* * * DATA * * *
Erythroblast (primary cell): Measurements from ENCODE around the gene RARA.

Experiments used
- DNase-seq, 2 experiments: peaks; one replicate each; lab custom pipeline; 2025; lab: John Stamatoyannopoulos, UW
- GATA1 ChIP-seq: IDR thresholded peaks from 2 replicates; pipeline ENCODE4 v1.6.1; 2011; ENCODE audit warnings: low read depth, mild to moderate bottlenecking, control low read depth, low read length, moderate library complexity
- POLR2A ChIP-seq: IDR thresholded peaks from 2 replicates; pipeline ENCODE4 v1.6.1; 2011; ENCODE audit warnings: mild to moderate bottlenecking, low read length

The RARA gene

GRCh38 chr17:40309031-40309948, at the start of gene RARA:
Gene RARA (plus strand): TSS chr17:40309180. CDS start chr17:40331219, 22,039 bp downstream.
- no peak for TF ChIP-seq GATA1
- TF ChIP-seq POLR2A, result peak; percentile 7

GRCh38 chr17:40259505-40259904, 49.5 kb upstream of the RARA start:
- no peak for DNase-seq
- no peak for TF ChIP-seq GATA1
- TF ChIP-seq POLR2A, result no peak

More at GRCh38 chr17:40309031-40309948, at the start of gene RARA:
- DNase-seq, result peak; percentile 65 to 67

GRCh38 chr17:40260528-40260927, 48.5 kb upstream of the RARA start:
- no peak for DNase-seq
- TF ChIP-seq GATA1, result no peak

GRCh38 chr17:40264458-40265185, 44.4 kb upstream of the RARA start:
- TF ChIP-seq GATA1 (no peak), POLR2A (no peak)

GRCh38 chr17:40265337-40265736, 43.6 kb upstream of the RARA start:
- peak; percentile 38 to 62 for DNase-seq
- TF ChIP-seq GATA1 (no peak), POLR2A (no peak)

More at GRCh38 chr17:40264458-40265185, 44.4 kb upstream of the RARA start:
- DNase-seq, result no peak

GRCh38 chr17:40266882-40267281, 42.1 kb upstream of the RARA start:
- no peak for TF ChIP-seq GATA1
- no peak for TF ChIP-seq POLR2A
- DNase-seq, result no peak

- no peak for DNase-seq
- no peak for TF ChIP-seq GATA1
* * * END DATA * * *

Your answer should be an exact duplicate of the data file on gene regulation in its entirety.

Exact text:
Erythroblast (primary cell): Measurements from ENCODE around the gene RARA.

Experiments used
- DNase-seq, 2 experiments: peaks; one replicate each; lab custom pipeline; 2025; lab: John Stamatoyannopoulos, UW
- GATA1 ChIP-seq: IDR thresholded peaks from 2 replicates; pipeline ENCODE4 v1.6.1; 2011; ENCODE audit warnings: low read depth, mild to moderate bottlenecking, control low read depth, low read length, moderate library complexity
- POLR2A ChIP-seq: IDR thresholded peaks from 2 replicates; pipeline ENCODE4 v1.6.1; 2011; ENCODE audit warnings: mild to moderate bottlenecking, low read length

The RARA gene

GRCh38 chr17:40309031-40309948, at the start of gene RARA:
Gene RARA (plus strand): TSS chr17:40309180. CDS start chr17:40331219, 22,039 bp downstream.
- no peak for TF ChIP-seq GATA1
- TF ChIP-seq POLR2A, result peak; percentile 7

GRCh38 chr17:40259505-40259904, 49.5 kb upstream of the RARA start:
- no peak for DNase-seq
- no peak for TF ChIP-seq GATA1
- TF ChIP-seq POLR2A, result no peak

More at GRCh38 chr17:40309031-40309948, at the start of gene RARA:
- DNase-seq, result peak; percentile 65 to 67

GRCh38 chr17:40260528-40260927, 48.5 kb upstream of the RARA start:
- no peak for DNase-seq
- TF ChIP-seq GATA1, result no peak

GRCh38 chr17:40264458-40265185, 44.4 kb upstream of the RARA start:
- TF ChIP-seq GATA1 (no peak), POLR2A (no peak)

GRCh38 chr17:40265337-40265736, 43.6 kb upstream of the RARA start:
- peak; percentile 38 to 62 for DNase-seq
- TF ChIP-seq GATA1 (no peak), POLR2A (no peak)

More at GRCh38 chr17:40264458-40265185, 44.4 kb upstream of the RARA start:
- DNase-seq, result no peak

GRCh38 chr17:40266882-40267281, 42.1 kb upstream of the RARA start:
- no peak for TF ChIP-seq GATA1
- no peak for TF ChIP-seq POLR2A
- DNase-seq, result no peak

- no peak for DNase-seq
- no peak for TF ChIP-seq GATA1